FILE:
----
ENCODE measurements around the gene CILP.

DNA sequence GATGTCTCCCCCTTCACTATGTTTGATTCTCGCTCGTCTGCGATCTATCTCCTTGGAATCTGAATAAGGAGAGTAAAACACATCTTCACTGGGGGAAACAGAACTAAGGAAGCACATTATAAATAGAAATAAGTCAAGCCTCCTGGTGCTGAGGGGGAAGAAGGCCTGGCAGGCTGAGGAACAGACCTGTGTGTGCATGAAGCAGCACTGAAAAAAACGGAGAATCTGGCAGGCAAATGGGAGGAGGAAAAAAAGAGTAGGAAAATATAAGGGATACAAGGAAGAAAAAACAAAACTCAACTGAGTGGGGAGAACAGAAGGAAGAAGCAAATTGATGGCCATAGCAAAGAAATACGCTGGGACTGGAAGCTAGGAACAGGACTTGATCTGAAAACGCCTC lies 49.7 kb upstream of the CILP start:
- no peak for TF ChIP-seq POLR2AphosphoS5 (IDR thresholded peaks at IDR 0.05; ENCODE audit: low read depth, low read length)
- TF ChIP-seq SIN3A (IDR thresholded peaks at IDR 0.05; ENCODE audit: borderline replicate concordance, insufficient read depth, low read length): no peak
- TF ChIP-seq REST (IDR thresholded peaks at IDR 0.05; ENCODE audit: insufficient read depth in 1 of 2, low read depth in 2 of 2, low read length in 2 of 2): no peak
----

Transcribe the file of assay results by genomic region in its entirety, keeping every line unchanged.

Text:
ENCODE measurements around the gene CILP.

DNA sequence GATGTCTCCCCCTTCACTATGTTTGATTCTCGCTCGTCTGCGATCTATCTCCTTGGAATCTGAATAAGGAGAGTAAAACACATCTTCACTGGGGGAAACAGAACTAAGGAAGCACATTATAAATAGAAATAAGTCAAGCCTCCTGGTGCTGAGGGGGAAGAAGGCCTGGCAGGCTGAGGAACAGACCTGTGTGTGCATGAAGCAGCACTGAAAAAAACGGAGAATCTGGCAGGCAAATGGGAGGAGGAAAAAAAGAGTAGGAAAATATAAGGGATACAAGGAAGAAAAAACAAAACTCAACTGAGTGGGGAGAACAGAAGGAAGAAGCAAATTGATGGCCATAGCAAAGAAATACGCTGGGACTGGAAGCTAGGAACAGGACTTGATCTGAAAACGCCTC lies 49.7 kb upstream of the CILP start:
- no peak for TF ChIP-seq POLR2AphosphoS5 (IDR thresholded peaks at IDR 0.05; ENCODE audit: low read depth, low read length)
- TF ChIP-seq SIN3A (IDR thresholded peaks at IDR 0.05; ENCODE audit: borderline replicate concordance, insufficient read depth, low read length): no peak
- TF ChIP-seq REST (IDR thresholded peaks at IDR 0.05; ENCODE audit: insufficient read depth in 1 of 2, low read depth in 2 of 2, low read length in 2 of 2): no peak